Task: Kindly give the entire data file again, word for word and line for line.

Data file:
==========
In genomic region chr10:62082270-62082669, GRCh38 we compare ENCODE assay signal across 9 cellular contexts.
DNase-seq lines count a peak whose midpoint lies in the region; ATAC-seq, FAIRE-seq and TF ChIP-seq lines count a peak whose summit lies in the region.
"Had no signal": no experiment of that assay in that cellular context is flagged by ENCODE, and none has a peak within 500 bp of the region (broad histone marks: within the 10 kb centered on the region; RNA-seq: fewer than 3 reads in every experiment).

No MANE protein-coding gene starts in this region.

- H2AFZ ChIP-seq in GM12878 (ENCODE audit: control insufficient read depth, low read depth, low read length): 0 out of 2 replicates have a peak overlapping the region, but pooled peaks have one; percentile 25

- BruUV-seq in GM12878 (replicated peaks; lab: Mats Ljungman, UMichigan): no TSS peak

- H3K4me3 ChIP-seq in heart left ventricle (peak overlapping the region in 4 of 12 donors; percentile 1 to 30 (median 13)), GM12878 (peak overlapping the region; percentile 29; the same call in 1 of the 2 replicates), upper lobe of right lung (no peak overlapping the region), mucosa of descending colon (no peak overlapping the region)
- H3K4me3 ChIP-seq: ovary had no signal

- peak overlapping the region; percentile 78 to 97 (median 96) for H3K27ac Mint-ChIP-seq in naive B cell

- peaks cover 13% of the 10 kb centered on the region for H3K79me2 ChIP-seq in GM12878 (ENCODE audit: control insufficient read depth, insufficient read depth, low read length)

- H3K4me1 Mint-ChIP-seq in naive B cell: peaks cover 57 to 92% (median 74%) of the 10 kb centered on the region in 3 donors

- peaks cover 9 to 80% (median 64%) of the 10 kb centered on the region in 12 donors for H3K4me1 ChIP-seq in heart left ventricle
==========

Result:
In genomic region chr10:62082270-62082669, GRCh38 we compare ENCODE assay signal across 9 cellular contexts.
DNase-seq lines count a peak whose midpoint lies in the region; ATAC-seq, FAIRE-seq and TF ChIP-seq lines count a peak whose summit lies in the region.
"Had no signal": no experiment of that assay in that cellular context is flagged by ENCODE, and none has a peak within 500 bp of the region (broad histone marks: within the 10 kb centered on the region; RNA-seq: fewer than 3 reads in every experiment).

No MANE protein-coding gene starts in this region.

- H2AFZ ChIP-seq in GM12878 (ENCODE audit: control insufficient read depth, low read depth, low read length): 0 out of 2 replicates have a peak overlapping the region, but pooled peaks have one; percentile 25

- BruUV-seq in GM12878 (replicated peaks; lab: Mats Ljungman, UMichigan): no TSS peak

- H3K4me3 ChIP-seq in heart left ventricle (peak overlapping the region in 4 of 12 donors; percentile 1 to 30 (median 13)), GM12878 (peak overlapping the region; percentile 29; the same call in 1 of the 2 replicates), upper lobe of right lung (no peak overlapping the region), mucosa of descending colon (no peak overlapping the region)
- H3K4me3 ChIP-seq: ovary had no signal

- peak overlapping the region; percentile 78 to 97 (median 96) for H3K27ac Mint-ChIP-seq in naive B cell

- peaks cover 13% of the 10 kb centered on the region for H3K79me2 ChIP-seq in GM12878 (ENCODE audit: control insufficient read depth, insufficient read depth, low read length)

- H3K4me1 Mint-ChIP-seq in naive B cell: peaks cover 57 to 92% (median 74%) of the 10 kb centered on the region in 3 donors

- peaks cover 9 to 80% (median 64%) of the 10 kb centered on the region in 12 donors for H3K4me1 ChIP-seq in heart left ventricle